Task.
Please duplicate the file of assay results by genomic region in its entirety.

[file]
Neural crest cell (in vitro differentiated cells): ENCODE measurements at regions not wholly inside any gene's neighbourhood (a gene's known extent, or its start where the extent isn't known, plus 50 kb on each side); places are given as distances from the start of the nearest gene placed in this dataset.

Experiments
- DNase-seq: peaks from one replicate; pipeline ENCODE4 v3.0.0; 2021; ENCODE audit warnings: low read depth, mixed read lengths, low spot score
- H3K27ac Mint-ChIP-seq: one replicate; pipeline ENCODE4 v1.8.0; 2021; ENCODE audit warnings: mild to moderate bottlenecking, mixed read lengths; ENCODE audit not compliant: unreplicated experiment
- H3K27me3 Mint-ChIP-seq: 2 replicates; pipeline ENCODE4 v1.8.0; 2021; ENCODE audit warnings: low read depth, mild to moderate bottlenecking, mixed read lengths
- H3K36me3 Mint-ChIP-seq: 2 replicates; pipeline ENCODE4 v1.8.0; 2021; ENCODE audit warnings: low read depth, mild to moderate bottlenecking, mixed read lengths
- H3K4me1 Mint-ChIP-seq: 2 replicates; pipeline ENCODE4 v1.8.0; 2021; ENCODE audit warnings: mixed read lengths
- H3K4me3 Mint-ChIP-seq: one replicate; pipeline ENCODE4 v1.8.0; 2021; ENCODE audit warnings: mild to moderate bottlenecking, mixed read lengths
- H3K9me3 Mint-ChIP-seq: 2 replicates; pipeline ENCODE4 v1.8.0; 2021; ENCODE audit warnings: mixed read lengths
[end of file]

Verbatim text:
Neural crest cell (in vitro differentiated cells): ENCODE measurements at regions not wholly inside any gene's neighbourhood (a gene's known extent, or its start where the extent isn't known, plus 50 kb on each side); places are given as distances from the start of the nearest gene placed in this dataset.

Experiments
- DNase-seq: peaks from one replicate; pipeline ENCODE4 v3.0.0; 2021; ENCODE audit warnings: low read depth, mixed read lengths, low spot score
- H3K27ac Mint-ChIP-seq: one replicate; pipeline ENCODE4 v1.8.0; 2021; ENCODE audit warnings: mild to moderate bottlenecking, mixed read lengths; ENCODE audit not compliant: unreplicated experiment
- H3K27me3 Mint-ChIP-seq: 2 replicates; pipeline ENCODE4 v1.8.0; 2021; ENCODE audit warnings: low read depth, mild to moderate bottlenecking, mixed read lengths
- H3K36me3 Mint-ChIP-seq: 2 replicates; pipeline ENCODE4 v1.8.0; 2021; ENCODE audit warnings: low read depth, mild to moderate bottlenecking, mixed read lengths
- H3K4me1 Mint-ChIP-seq: 2 replicates; pipeline ENCODE4 v1.8.0; 2021; ENCODE audit warnings: mixed read lengths
- H3K4me3 Mint-ChIP-seq: one replicate; pipeline ENCODE4 v1.8.0; 2021; ENCODE audit warnings: mild to moderate bottlenecking, mixed read lengths
- H3K9me3 Mint-ChIP-seq: 2 replicates; pipeline ENCODE4 v1.8.0; 2021; ENCODE audit warnings: mixed read lengths